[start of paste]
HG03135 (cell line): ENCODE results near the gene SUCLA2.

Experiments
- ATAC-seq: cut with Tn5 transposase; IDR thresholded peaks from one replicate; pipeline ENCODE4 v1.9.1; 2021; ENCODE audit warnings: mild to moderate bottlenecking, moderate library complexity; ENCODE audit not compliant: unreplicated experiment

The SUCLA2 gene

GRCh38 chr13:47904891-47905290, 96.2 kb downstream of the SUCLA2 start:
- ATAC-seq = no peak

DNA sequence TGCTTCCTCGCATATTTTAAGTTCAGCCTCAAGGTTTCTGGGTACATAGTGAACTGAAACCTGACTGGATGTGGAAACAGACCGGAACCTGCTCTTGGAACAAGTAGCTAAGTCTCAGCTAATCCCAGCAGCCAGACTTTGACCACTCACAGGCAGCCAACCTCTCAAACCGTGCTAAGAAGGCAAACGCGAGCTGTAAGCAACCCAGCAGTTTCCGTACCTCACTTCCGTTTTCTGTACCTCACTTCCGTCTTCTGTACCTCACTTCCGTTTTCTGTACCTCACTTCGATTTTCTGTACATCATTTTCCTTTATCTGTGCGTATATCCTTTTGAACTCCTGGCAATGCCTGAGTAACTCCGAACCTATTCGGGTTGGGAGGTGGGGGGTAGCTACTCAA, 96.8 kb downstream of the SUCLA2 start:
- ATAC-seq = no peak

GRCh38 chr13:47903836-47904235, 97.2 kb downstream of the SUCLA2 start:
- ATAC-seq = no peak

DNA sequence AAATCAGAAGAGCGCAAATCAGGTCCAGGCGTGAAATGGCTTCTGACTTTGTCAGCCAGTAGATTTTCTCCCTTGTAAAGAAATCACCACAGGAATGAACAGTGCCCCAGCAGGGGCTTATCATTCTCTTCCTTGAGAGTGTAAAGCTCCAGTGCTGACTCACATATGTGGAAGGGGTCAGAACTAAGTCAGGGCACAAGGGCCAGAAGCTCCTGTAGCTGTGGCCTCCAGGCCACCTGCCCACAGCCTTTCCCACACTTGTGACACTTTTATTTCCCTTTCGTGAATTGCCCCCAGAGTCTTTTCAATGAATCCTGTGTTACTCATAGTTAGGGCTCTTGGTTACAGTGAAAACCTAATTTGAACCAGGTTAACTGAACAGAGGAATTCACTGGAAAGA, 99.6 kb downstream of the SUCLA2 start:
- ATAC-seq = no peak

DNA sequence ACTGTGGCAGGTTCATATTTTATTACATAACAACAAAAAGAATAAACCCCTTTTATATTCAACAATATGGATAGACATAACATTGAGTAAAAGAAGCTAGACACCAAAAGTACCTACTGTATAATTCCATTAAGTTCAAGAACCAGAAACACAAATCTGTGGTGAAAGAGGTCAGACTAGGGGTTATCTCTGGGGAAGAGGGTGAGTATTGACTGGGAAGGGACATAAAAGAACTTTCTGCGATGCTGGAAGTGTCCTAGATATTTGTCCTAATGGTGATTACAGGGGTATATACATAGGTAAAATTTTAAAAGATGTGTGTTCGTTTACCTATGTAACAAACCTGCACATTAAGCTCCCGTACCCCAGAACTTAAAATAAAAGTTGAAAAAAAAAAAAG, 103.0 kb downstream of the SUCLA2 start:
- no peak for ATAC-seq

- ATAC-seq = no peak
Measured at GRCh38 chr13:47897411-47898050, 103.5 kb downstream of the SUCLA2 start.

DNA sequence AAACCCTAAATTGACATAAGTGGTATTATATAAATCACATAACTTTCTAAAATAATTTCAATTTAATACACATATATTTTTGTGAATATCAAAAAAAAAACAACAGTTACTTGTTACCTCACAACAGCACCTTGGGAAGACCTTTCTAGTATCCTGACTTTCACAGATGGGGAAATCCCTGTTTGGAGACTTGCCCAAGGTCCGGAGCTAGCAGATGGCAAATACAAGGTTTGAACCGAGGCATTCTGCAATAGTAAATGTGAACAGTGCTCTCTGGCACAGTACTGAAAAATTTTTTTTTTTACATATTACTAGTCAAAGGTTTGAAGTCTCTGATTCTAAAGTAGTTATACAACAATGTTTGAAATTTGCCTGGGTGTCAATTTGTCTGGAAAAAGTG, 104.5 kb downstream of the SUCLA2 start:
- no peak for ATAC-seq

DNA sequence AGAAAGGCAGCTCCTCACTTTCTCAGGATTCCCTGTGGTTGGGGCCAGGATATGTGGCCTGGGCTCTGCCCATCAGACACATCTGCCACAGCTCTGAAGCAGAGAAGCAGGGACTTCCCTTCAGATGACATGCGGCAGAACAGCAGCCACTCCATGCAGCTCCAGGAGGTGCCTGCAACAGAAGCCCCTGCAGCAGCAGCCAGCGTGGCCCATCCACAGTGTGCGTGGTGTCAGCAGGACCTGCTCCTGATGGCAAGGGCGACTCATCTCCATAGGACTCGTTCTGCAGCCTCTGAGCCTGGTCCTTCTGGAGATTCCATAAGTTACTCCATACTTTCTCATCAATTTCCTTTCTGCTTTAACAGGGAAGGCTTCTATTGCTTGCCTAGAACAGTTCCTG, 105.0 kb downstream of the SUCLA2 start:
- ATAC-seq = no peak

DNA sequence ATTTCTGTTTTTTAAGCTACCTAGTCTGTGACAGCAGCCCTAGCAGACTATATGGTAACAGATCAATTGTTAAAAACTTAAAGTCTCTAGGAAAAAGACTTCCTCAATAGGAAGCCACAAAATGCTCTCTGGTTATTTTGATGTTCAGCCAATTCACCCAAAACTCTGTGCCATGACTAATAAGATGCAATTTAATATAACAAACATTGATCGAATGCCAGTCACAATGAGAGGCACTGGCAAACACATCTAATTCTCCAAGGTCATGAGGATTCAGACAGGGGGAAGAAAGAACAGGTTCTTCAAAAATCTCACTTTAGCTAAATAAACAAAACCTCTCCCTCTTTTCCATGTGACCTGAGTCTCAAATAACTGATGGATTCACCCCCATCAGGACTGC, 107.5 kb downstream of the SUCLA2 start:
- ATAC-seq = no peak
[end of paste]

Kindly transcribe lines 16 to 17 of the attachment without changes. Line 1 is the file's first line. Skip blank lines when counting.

Measured at GRCh38 chr13:47897411-47898050, 103.5 kb downstream of the SUCLA2 start.

DNA sequence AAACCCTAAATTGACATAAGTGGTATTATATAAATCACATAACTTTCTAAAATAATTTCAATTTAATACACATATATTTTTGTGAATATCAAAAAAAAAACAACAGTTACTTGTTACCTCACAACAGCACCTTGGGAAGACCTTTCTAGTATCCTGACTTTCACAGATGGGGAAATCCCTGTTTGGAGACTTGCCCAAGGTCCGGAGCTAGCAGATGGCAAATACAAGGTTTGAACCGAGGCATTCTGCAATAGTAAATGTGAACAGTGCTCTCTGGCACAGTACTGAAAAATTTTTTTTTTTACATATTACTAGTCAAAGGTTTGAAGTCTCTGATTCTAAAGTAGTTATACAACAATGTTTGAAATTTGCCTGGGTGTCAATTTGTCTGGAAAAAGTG, 104.5 kb downstream of the SUCLA2 start: